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Movie Talk: 24th Singapore International Film Festival (15-25 September 2011)

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By the time you read this article, you should at most be a day away from one of Singapore’s most acclaimed events – the 24th Singapore International Film Festival. Almost two and a half decades have passed but the festival has not lost its touch with its fans, showering them with films of wide-ranging genres and touching movie-goers’ hearts with selective applauded titles in a ten-day event.

Drawing interested movie buffs to the event is one thing. Offering them a luxurious venue to indulge in is another. Held at the newly-renovated state-of-the-art theatres in Shaw Lido, movie fans are sure to realise this year that one of the primary factors that contribute to the magic of movie-watching is the venue – the seats, the sound system, the ambience and of course, the responses of the delightful audiences themselves.

As in most events, audiences should immerse themselves in the glorious moments of the opening and closing films, as they serve as the equivalent of the lifting and dropping of the curtains of a very entertaining show. From the exploration of sexual liberalization in China in the opening film “Red Light Revolution” (China) (directed by Sam Voutas, who is in town to join and meet the locals) to commemorating one of the most memorable F1 Race drivers Ayrton Senna da Silva in “Senna” (UK) (directed by Asif Kapadia), this year’s festival is slated to be one of the best years, not forgetting that “Red Light Revolution” is nominated for Best Director and Best Performance at the Silver Screen Awards 2011.

There are numerous films for you to choose from. So, let’s start with some highlights from our very own Garden City. Singapore offers its very own triad-themed “The Gang” and the collision of teenage-parental worlds in “Fairytales” (both directed by Kelvin Sng), while a six-film compendium “Echoing Love” (spearheaded by local artiste Edmund Chen) and a poetic “I have loved” adds flavour to the power mix. And dancing with multiple individualised perspectives is “Eclipses”, Singapore’s answer to “Boomtown” (2002).

With the current craze on vampirism, it’s no surprise that there are at least two films on this genre. First up is “Vampire Girl Vs. Frankenstein Girl” (Japan). Packed with special effects, this film will thrill you with its visually-engaging impact. “Vampires” (Belgium) is the other film that entertains as a mockumentary. Dance enthusiasts will probably find delight in “Pina” (Germany), a film covering the groundbreaking work of the late Pina Bausch, a leading influencer of modern dance. Combining supernatural with comedic elements is “The Selling” (USA), where horror and humour fuse to create a film for both horror and comedy movie-goers.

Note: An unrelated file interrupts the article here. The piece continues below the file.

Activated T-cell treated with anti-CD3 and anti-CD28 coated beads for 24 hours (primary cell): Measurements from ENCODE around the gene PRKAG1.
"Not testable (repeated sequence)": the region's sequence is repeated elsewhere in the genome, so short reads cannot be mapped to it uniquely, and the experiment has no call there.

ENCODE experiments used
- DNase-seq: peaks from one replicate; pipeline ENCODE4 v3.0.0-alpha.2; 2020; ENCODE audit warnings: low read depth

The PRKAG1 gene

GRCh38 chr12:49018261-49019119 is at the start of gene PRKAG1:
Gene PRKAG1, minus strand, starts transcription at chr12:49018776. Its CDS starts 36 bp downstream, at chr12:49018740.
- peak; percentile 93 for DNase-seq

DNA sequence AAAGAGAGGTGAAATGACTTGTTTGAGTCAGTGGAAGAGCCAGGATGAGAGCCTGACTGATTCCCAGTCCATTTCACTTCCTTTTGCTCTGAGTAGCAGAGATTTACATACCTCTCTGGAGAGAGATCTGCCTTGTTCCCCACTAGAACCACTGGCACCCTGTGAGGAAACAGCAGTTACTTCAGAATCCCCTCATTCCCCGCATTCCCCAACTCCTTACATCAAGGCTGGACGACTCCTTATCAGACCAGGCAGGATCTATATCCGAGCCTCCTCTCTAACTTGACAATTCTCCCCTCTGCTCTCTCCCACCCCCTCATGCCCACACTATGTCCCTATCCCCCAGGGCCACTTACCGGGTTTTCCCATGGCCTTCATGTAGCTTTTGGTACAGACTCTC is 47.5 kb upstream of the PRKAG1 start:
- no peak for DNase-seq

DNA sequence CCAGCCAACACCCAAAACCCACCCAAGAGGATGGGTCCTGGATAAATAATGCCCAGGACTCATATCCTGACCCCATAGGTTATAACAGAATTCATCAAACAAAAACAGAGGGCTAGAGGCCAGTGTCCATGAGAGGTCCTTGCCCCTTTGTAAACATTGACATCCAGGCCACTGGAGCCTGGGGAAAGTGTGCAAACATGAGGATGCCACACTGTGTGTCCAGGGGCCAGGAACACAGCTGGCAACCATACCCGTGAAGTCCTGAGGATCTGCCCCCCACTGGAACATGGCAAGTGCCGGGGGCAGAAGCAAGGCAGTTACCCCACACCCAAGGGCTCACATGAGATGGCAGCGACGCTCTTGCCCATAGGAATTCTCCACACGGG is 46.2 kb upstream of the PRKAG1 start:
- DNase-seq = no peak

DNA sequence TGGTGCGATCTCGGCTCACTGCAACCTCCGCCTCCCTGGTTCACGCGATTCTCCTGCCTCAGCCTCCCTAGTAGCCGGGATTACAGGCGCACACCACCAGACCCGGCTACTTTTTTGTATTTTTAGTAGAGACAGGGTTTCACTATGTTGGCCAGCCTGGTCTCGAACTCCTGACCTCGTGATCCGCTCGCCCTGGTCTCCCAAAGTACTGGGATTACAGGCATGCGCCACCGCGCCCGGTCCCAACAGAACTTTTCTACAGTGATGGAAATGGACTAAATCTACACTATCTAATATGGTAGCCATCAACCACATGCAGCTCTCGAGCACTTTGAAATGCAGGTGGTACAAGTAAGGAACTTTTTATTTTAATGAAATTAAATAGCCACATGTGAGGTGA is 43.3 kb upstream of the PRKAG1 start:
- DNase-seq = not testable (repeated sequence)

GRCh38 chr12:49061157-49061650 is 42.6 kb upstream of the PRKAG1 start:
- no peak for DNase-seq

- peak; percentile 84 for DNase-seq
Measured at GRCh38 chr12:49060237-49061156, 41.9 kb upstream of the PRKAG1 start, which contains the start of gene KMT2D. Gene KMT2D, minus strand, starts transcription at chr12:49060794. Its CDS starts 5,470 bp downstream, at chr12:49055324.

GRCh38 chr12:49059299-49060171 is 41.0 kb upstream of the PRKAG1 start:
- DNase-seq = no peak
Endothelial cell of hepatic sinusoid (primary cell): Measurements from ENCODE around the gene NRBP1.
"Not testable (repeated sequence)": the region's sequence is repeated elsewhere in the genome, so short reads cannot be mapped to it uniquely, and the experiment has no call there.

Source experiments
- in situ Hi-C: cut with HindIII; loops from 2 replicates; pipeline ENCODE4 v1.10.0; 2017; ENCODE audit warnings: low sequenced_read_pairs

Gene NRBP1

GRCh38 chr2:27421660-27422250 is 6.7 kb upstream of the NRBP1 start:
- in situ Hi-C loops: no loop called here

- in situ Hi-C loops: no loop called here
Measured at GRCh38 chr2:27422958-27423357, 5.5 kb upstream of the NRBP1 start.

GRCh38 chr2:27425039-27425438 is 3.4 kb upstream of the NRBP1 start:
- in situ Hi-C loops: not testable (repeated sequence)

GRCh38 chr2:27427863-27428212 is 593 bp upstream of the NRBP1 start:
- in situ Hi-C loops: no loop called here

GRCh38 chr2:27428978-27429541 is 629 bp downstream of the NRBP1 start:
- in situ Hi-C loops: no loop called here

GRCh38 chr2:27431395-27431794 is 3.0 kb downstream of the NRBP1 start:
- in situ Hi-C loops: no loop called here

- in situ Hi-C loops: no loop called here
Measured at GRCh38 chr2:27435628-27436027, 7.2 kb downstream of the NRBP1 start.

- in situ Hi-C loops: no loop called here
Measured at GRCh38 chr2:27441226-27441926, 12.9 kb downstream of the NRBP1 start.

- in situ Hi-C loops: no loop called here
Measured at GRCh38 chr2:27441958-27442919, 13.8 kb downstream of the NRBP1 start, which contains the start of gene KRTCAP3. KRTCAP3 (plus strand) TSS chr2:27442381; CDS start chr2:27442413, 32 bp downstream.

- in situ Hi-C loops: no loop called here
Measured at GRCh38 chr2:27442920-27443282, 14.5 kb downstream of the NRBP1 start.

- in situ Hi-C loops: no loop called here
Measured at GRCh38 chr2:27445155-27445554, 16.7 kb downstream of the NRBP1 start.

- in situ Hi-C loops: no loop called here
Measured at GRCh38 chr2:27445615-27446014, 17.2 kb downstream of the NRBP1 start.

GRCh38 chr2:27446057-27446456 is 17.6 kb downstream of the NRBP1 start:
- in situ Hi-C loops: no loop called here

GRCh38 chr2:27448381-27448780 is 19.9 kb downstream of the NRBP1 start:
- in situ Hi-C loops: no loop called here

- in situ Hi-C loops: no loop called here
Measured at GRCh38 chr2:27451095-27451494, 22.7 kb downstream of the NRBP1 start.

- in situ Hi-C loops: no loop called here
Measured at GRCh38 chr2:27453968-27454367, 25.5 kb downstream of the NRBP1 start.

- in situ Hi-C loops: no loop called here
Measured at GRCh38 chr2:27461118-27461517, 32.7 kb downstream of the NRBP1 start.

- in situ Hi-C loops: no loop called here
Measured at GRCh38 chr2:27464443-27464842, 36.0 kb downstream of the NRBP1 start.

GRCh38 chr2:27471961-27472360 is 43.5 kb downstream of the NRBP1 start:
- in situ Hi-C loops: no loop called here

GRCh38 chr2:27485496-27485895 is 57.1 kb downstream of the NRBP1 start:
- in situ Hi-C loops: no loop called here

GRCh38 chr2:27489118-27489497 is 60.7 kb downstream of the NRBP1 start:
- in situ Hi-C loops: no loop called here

For those looking to the East for some adrenaline-pumped action, South Korea presents “Secret Reunion”, which provides a take on a commonly-discussed topic: tension between North and South Korea. Fans of “Shiri” (1999) and “Joint Security Area” (2000) are sure to love this flick. Hong Kong presents “beside(s,) happiness”, a look at a late blossoming love between a pregnant lady and the father of her unborn child, in the tradition of “Juno” (2007). Holding the Guiness record for the longest one-scene film is Japan’s “Asakusa Daydream” on single parenthood. The Land of the Rising Sun also offers an animation “Green Days” – which explores the angst of one’s adolescent years.

The western world brings us “Delicatessen” (France) (which sounds like the antithesis of “Chocolat” (2000) – and with a darker touch) while “Enter the Void” (France) speaks of the afterlife in a psychedelic world. While “Revenge of the Electric Car” (USA) sounds much like Stephen King’s “Carrie” (1976), it is anything but. Explore the origins of Dracula in “The Truth about Dracula” (Germany), walk the path of the superhero in “Griff the Invisible” (Australia) and delve into the broken lives of war-torn families in “The Duck Hunter” (Italy).

The Middle East presents “Man without a Cell Phone” (Israel), a film on cell phone radiation with doses of humour. Jordan’s “Captain Abu Raed” offers a tale of friendship, acceptance and forgiveness, in the tradition of “The Kite Runner” (2007) while Bulgaria’s “Tilt” speaks of a couple’s adaptability to life in a changed landscape.

China stands on its own with its offerings of “Lao Wai” (a film on cross-cultural relationships), “Chongqing blues” (a one-man journey to uncovering the mysteries behind the murder of his son) and “Wang’s Ideal” (a take on a Chinese couple adapting to a rapidly-changing culture). It can be observed that collaborations among various countries have resulted in films such as “33 Postcards”(China/France) (a romantic tale between a couple with unusual backgrounds), “The Rice Paddy” (China/France)(a film on the shift of rural workers to urban areas – filmed using non-professional actors and entirely in the Dong language, a dialect of Tibetan-Burmese origin” and  “Summer Pasture” (China/USA), a narrative about the life of a Tibetan family. Of course, there are other collaborations among countries which I will leave it to you to explore for yourself.

There are many more films to be explored.

Begin your adventure by checking out the full schedules  here (hint: the various dates are on the left frame).

Enjoy the festival!

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